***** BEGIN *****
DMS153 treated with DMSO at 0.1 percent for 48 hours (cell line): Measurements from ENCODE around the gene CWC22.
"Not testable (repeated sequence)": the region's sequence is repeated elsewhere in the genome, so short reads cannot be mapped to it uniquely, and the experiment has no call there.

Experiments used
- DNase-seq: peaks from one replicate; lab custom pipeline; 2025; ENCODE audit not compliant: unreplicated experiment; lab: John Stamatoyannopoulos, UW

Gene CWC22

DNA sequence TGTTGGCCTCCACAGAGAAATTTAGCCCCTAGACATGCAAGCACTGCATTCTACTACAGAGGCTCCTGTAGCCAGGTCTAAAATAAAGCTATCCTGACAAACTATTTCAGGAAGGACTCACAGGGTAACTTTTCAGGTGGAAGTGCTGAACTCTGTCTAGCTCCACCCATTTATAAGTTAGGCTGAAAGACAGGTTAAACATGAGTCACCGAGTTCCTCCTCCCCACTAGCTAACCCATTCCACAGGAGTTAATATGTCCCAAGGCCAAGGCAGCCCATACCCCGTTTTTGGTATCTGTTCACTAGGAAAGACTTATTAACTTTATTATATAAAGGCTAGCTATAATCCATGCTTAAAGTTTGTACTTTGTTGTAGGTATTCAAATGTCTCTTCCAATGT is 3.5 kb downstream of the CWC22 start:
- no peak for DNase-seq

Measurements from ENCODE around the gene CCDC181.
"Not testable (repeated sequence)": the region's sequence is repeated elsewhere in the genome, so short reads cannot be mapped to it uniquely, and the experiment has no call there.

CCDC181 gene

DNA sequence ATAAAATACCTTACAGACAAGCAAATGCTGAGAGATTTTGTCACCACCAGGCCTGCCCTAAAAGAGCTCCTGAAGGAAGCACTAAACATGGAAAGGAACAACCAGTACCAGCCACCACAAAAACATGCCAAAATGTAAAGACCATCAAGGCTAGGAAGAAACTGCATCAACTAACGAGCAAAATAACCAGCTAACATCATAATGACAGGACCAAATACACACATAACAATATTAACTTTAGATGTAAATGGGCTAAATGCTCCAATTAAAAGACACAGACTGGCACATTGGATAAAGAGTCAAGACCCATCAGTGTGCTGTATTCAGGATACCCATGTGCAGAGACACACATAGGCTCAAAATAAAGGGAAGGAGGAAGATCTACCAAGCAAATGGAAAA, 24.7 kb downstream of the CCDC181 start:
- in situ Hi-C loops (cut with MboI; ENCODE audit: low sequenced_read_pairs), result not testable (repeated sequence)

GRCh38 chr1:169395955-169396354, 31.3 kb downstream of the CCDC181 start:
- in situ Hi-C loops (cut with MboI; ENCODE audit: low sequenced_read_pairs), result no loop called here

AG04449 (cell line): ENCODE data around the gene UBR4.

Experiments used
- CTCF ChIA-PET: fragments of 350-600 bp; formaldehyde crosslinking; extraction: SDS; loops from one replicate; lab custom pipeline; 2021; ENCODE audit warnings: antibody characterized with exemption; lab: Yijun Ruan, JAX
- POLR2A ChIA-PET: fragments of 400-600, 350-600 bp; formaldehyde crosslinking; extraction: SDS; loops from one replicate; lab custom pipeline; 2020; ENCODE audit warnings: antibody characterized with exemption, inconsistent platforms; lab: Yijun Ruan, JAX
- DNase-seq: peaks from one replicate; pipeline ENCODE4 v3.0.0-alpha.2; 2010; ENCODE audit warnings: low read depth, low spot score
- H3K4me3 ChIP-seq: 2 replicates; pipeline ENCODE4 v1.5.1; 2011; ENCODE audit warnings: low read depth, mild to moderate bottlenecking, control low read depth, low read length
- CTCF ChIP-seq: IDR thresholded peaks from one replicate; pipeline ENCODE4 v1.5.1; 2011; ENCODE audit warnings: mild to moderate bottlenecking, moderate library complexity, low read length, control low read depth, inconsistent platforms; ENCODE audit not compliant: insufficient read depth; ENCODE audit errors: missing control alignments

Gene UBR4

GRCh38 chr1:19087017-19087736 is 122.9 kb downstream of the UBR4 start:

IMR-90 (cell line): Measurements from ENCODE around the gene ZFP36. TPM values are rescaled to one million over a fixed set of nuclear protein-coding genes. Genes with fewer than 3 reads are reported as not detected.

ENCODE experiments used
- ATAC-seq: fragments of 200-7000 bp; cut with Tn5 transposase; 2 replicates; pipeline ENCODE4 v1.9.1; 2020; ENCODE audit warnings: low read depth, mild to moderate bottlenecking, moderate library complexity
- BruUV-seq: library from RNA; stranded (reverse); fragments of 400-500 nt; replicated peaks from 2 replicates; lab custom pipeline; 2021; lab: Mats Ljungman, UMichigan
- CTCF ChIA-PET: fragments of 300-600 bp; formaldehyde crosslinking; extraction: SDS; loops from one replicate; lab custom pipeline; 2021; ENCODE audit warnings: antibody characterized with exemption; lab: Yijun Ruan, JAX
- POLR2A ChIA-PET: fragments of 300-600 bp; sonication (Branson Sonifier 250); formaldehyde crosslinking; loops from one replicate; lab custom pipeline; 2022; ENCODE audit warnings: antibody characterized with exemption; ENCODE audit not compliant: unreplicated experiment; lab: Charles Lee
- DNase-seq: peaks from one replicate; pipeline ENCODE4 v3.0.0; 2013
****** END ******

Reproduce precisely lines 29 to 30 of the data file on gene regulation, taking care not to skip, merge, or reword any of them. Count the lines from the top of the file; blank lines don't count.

- POLR2A ChIA-PET: fragments of 300-600 bp; sonication (Branson Sonifier 250); formaldehyde crosslinking; loops from one replicate; lab custom pipeline; 2022; ENCODE audit warnings: antibody characterized with exemption; ENCODE audit not compliant: unreplicated experiment; lab: Charles Lee
- DNase-seq: peaks from one replicate; pipeline ENCODE4 v3.0.0; 2013